UTEP Explores 3D Bioprinting Scalability: BioAssemblyBot® vs. Cellink’s BioX™


UTEP’s new Inspired Materials and Stem Cell Based Tissue Engineering Laboratory (IMSTEL) is using stem cells for potential health applications, like stents and cardiac patches. Photo by J.R. Hernandez / UTEP News Service

3D bioprinted hydrogels have great potential for studying new therapies, as they better support cell-cell interactions than the standard 2D assays. The University of Texas El-Paso Inspired Materials & Stem-Cell Based Tissue Engineering Lab (IMSTEL) has identified that scaling up 3D bioprinting of hydrogels from small-scale, benchtop 3D bioprinters to high throughput biofabrication systems is one of the biggest challenges to translating tissue engineering research.

The UTEP IMSTEL team has recently published a first-of-its-kind, scale-up study where they successfully translated 3D designs from a small benchtop bioprinter (Cellink’s BioX™) to a larger high-throughput bioprinting platform (BioAssemblyBot®, BAB).



A comparative study in the printability of a bioink and 3D models across two bioprinting platforms, Materials Letters, Volume 264, 2020, 127382, ISSN 0167-577X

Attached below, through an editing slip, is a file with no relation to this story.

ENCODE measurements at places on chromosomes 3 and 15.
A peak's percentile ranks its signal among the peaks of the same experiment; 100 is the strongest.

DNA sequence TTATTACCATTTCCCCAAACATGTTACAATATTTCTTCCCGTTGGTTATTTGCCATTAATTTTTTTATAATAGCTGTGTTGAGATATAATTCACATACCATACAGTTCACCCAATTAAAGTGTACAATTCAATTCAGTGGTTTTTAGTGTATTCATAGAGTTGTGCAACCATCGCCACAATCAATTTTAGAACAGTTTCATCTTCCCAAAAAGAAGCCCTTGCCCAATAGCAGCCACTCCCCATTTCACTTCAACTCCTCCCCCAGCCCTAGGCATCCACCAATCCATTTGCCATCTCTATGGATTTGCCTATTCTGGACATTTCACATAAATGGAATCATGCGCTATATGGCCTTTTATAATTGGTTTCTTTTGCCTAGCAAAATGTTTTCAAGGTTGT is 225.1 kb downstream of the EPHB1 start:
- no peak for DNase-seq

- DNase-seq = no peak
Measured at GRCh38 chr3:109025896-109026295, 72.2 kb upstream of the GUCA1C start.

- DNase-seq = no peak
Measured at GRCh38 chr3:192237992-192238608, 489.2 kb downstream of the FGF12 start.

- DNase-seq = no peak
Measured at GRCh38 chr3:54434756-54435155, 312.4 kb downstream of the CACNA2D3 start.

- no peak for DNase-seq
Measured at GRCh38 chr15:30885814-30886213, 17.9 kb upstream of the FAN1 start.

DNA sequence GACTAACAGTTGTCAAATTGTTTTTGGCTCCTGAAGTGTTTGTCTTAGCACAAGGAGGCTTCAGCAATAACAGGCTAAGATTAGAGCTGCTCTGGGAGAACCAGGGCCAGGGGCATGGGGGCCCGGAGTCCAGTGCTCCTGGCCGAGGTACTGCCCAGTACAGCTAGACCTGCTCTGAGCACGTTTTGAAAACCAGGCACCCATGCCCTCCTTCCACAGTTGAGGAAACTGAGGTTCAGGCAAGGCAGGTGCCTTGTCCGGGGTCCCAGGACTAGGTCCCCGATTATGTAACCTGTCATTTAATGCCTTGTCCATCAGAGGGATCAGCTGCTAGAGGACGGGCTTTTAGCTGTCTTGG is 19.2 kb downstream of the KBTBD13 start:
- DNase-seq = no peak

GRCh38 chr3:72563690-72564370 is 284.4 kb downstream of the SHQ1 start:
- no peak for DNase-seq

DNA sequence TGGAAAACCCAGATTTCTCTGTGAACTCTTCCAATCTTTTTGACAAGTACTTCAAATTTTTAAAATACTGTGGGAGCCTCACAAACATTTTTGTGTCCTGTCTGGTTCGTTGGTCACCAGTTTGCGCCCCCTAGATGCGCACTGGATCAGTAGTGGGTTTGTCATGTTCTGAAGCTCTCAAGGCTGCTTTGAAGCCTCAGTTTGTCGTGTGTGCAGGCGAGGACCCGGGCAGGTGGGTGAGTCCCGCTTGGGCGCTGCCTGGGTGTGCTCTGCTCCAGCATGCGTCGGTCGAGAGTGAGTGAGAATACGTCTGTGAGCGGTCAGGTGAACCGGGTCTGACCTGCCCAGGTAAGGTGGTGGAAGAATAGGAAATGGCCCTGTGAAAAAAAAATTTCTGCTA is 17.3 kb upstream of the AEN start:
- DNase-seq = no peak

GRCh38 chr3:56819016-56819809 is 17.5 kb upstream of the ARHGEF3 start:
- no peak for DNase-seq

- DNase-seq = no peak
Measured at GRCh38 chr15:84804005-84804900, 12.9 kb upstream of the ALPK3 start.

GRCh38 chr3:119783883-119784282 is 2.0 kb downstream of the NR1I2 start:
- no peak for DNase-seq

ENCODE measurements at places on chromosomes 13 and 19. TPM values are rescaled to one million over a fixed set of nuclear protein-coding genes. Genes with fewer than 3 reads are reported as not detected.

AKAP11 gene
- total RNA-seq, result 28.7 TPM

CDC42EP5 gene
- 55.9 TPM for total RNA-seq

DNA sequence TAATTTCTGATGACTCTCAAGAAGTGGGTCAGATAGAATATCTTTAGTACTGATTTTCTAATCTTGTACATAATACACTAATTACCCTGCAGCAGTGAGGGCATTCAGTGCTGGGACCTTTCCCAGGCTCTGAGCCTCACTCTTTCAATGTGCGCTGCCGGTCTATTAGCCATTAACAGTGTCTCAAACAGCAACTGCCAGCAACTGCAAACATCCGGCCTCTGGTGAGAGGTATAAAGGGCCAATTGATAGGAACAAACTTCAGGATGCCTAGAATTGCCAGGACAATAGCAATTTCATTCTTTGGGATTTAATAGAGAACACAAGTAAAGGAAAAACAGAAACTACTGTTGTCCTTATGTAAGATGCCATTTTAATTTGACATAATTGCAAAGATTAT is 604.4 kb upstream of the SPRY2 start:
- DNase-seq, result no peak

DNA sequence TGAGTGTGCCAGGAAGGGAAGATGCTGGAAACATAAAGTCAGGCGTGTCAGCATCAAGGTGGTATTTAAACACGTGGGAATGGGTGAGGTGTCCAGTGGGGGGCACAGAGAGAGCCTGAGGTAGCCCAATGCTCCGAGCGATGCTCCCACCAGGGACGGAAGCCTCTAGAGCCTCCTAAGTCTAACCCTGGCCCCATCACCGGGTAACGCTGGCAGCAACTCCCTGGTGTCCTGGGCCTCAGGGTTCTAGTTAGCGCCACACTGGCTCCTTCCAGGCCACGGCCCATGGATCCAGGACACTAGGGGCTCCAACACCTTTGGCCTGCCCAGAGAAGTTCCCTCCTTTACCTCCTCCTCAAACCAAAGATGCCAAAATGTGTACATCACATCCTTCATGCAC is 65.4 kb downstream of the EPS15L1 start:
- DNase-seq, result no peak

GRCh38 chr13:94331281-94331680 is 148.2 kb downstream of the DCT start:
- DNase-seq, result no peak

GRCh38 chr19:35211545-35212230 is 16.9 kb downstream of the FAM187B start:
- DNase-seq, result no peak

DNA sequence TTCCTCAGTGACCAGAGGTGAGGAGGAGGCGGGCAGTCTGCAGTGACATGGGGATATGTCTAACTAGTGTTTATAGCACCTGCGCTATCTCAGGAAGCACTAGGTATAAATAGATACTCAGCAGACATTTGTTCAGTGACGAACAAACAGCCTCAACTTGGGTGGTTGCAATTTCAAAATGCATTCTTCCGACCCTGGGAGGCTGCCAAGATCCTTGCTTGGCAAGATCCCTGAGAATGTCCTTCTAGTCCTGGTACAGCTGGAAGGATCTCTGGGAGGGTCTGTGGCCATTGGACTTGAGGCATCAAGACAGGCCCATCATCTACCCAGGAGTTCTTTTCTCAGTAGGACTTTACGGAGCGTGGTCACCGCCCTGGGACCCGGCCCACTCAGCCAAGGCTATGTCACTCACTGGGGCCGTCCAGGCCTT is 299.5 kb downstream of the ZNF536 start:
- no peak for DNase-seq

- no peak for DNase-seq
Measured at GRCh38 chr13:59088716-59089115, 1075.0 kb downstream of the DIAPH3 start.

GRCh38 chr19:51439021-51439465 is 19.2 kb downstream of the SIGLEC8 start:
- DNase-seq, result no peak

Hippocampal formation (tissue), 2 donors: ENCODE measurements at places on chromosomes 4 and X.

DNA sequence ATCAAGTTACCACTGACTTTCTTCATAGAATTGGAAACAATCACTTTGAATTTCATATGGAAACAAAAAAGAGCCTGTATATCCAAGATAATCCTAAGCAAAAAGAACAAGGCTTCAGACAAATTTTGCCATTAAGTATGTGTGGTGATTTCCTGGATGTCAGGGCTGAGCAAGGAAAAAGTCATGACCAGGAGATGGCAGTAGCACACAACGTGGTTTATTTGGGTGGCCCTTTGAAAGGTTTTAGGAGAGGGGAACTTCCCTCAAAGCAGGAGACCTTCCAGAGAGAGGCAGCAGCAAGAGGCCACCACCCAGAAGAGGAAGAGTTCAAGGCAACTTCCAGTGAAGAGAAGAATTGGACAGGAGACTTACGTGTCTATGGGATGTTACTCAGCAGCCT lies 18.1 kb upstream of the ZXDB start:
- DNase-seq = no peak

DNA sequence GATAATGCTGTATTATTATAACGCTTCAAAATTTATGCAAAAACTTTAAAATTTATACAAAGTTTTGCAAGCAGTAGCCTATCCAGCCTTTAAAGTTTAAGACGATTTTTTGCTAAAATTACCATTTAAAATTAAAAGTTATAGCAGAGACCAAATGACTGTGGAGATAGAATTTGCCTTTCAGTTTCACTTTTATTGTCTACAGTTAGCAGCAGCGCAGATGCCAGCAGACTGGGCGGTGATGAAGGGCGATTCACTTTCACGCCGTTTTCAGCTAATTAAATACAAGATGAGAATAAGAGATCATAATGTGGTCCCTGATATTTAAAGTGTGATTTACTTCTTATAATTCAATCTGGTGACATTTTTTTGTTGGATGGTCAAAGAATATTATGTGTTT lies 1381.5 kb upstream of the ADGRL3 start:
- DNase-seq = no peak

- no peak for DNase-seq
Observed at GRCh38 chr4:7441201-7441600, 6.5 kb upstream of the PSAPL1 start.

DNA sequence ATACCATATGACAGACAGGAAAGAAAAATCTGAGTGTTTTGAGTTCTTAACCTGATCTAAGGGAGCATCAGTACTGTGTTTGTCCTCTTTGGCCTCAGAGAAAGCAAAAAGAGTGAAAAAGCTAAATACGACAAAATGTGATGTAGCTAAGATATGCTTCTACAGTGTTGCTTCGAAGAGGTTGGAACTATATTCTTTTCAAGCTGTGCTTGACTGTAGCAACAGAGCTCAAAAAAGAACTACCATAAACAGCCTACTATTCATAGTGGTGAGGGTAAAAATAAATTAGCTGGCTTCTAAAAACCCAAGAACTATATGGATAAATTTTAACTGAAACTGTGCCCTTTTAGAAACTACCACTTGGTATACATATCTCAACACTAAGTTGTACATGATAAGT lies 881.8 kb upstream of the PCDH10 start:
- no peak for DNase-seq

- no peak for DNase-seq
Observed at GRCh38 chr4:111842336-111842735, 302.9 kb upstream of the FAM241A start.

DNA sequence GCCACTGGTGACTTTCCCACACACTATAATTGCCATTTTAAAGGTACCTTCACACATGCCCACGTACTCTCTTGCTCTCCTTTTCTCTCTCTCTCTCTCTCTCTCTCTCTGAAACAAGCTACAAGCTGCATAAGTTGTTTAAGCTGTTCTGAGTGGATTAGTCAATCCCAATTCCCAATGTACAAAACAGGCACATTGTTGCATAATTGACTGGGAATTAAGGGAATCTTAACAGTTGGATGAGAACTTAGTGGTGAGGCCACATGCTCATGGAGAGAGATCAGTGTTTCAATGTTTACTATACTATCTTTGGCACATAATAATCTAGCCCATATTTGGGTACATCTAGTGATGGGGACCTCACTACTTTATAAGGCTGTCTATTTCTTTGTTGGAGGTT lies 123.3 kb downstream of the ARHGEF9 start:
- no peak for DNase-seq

Using an alginate-gelatin bioink, the IMSTEL team bioprinted lattice, honeycomb, and fibrous bundle patterns on each bioprinting system to compare 3D scaffolds based on morphology, structural fidelity, and microstructure. These geometries were selected as they are standard designs for 3D printing of scaffolds for cardiac, bone, and ligament tissues.

The team used Advanced Solutions’ TSIM® (Tissue Structure Information Modeling) software to optimize 3D bioprinting parameters and exported these first to BioX™ and later to BAB. They used morphological analysis and scanning-electron microscopes to comparatively analyze the structures printed on both platforms.

The UTEP team found that prints from BAB had higher resolution, ultrastructural details, and improved crosslinking in comparison to prints from BioX™. The structures printed on BAB also demonstrated more structural stability (and less swelling) compared to the structures printed on BioX™.

The authors also noted that they have no financial interests or personal relationships that might have influenced the work reported in this paper.

Read the whole study here: https://doi.org/10.1016/j.matlet.2020.127382.

Study Citation: Matthew Alonzo, Erick Dominguez, Fabian Alvarez-Primo, Amado Quinonez, Erik Munoz, Jazmin Puebla, Antonio Barron, Luis Aguirre, Ana Vargas, Jean M. Ramirez, Binata Joddar, A comparative study in the printability of a bioink and 3D models across two bioprinting platforms, Materials Letters, Volume 264, 2020, 127382, ISSN 0167-577X


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